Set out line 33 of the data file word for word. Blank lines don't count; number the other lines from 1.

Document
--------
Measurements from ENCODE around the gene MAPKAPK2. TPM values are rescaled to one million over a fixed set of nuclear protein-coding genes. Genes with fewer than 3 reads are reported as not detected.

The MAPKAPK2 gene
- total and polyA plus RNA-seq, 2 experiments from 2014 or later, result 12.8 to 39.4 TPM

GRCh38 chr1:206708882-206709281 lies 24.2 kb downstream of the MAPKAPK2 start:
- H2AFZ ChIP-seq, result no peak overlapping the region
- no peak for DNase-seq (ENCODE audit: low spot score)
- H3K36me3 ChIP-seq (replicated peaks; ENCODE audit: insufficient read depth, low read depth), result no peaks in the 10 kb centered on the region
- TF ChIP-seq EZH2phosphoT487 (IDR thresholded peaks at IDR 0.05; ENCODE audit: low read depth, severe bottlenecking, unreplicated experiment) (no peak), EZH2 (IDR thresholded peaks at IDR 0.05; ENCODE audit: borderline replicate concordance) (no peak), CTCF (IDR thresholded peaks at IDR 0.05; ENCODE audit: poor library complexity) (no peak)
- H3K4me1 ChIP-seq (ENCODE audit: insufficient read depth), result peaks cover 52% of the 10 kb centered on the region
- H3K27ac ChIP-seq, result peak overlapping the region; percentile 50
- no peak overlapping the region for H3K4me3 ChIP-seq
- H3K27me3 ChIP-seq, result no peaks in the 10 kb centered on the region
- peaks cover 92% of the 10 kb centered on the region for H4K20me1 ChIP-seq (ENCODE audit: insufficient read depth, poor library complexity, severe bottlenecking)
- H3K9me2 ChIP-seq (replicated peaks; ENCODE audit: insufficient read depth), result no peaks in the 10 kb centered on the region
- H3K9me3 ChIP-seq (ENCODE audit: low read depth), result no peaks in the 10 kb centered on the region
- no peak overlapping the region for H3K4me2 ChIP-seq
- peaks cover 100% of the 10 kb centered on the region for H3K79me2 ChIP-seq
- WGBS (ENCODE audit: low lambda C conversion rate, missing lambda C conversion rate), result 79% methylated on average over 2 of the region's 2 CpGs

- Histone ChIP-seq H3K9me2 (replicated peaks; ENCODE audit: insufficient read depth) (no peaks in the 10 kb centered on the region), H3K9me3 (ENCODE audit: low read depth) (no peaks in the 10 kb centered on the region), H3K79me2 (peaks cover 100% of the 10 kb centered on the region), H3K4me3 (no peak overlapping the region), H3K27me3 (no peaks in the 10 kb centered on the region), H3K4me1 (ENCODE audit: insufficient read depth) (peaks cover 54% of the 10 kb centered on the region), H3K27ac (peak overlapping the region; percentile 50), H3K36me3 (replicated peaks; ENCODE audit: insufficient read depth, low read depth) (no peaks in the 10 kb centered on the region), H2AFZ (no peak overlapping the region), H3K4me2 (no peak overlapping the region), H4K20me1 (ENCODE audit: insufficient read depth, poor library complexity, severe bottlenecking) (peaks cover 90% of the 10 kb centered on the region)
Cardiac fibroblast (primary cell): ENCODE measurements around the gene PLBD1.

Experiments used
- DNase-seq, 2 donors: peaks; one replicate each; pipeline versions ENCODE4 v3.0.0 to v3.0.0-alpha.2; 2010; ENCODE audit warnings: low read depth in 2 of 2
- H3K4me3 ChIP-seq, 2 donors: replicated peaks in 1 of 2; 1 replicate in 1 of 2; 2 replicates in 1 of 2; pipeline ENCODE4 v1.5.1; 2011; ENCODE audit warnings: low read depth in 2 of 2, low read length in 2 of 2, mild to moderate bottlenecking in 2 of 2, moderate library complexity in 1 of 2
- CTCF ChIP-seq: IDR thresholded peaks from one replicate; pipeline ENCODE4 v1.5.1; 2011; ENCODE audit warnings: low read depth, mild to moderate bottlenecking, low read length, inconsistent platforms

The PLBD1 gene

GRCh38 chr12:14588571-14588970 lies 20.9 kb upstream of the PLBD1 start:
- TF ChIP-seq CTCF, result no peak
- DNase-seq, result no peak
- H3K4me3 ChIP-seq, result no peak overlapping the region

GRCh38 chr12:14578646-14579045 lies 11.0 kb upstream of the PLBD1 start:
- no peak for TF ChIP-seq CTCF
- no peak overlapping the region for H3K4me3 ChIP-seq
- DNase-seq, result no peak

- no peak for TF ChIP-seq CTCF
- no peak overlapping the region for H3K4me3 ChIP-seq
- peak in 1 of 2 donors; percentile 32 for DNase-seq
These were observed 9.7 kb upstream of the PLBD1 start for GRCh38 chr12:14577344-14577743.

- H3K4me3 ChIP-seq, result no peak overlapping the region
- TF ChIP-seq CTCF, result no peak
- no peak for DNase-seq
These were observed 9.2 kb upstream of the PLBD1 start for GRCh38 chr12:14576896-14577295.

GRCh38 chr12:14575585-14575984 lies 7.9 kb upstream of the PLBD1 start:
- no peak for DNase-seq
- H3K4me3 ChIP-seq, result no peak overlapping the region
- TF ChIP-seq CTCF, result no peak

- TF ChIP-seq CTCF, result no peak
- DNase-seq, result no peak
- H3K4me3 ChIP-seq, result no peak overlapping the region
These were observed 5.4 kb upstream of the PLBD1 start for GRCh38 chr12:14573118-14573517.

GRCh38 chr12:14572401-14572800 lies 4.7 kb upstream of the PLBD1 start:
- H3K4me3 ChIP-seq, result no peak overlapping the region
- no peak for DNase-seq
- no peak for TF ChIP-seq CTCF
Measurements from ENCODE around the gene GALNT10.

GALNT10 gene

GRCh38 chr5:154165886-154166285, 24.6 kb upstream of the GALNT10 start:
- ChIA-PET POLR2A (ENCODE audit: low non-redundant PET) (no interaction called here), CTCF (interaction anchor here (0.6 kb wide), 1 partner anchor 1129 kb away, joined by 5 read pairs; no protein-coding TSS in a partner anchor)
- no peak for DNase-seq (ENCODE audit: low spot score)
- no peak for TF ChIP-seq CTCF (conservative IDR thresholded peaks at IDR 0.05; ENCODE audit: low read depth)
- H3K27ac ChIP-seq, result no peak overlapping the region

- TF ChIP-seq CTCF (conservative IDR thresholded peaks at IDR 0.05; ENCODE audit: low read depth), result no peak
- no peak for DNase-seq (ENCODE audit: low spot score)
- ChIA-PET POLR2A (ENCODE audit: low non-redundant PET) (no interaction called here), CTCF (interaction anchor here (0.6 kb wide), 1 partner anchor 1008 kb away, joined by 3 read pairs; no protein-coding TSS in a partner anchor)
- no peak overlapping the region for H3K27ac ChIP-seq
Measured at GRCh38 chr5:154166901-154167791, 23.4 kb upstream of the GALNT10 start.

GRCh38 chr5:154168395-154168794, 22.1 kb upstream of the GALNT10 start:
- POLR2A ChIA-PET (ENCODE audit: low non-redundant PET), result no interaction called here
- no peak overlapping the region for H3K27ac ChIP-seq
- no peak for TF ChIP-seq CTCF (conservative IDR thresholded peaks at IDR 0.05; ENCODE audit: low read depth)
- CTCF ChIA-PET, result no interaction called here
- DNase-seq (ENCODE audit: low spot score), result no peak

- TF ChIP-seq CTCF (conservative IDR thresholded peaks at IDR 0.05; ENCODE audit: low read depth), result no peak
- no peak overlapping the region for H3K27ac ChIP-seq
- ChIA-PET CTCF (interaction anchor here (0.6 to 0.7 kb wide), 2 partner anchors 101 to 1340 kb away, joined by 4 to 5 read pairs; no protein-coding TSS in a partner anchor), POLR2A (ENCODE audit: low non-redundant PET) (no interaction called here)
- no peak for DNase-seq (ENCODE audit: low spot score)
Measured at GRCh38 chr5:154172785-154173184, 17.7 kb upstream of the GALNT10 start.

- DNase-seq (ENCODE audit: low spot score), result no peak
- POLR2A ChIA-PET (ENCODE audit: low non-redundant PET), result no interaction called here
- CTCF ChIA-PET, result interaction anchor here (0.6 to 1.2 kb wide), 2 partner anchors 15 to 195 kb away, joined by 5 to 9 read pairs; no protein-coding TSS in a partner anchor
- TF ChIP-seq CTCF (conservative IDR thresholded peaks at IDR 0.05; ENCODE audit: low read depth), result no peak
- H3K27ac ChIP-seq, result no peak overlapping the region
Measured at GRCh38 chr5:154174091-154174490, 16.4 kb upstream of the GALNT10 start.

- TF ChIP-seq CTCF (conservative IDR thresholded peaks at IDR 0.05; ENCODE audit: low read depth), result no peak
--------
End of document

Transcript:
- DNase-seq, result no peak